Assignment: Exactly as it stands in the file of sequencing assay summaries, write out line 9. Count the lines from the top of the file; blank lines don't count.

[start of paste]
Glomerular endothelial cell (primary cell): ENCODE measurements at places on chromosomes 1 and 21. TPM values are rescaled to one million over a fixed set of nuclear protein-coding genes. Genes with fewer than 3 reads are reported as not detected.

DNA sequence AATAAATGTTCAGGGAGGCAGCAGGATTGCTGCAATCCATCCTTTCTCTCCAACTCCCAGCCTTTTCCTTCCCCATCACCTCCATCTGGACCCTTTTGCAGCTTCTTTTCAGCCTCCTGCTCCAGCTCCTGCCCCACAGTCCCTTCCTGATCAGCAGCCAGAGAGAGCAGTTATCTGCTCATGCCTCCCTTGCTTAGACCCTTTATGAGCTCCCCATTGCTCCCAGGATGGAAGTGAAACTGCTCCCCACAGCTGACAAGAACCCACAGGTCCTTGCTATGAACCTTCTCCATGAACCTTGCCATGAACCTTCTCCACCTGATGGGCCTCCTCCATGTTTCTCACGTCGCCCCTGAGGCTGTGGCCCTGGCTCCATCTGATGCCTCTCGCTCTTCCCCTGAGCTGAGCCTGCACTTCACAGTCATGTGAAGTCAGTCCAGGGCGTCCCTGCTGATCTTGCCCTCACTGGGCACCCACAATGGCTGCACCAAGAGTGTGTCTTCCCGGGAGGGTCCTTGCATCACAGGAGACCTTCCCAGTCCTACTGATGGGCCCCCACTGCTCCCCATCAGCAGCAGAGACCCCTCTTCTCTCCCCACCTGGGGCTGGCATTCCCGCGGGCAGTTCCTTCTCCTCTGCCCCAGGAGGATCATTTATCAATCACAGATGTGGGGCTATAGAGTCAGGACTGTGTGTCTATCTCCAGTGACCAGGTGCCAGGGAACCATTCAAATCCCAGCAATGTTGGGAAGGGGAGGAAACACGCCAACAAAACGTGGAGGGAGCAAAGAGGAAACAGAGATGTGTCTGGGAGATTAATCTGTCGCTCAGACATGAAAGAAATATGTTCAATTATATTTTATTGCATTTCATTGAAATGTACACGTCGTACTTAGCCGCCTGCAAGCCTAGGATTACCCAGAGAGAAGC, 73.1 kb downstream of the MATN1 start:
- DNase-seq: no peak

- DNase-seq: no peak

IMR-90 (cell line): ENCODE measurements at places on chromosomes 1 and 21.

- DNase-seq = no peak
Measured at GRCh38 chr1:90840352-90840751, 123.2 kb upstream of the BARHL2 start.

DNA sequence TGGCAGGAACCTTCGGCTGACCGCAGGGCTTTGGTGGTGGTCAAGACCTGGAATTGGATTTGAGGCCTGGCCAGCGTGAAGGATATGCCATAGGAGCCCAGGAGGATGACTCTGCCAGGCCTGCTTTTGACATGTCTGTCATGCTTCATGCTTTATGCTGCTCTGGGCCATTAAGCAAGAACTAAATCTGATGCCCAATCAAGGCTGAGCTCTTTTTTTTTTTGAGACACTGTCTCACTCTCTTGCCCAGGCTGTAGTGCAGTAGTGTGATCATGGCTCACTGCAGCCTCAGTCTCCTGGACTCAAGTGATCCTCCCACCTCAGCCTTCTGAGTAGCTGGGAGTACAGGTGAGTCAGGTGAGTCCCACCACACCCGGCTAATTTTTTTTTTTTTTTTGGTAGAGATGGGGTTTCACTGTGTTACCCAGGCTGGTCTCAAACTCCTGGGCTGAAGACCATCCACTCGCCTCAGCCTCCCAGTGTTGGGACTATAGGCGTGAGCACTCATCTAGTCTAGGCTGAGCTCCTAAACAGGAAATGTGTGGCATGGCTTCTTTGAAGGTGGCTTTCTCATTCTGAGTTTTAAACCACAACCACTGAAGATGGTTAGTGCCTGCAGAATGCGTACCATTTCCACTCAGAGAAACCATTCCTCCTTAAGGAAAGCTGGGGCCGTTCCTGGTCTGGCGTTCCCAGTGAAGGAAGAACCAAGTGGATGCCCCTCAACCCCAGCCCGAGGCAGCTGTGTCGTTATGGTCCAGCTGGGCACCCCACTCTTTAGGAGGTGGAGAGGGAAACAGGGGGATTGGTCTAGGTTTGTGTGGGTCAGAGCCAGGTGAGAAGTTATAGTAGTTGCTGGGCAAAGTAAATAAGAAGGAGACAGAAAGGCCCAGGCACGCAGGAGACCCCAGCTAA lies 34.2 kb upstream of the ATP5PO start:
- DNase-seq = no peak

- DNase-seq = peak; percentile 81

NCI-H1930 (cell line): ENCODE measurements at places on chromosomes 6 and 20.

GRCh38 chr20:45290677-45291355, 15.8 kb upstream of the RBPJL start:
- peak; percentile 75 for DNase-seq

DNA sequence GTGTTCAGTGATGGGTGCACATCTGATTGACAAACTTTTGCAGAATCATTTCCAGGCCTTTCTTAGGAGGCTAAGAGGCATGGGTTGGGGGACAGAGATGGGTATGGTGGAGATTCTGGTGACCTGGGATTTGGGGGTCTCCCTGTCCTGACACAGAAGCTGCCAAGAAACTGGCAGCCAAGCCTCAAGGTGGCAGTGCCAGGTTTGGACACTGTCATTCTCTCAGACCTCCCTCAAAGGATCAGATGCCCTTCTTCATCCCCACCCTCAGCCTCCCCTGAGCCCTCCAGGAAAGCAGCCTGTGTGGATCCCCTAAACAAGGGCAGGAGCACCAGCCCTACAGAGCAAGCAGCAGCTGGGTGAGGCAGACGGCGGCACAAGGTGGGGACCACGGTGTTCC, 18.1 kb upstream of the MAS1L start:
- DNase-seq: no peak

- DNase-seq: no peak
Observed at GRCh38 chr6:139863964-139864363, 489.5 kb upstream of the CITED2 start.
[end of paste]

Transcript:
- DNase-seq = no peak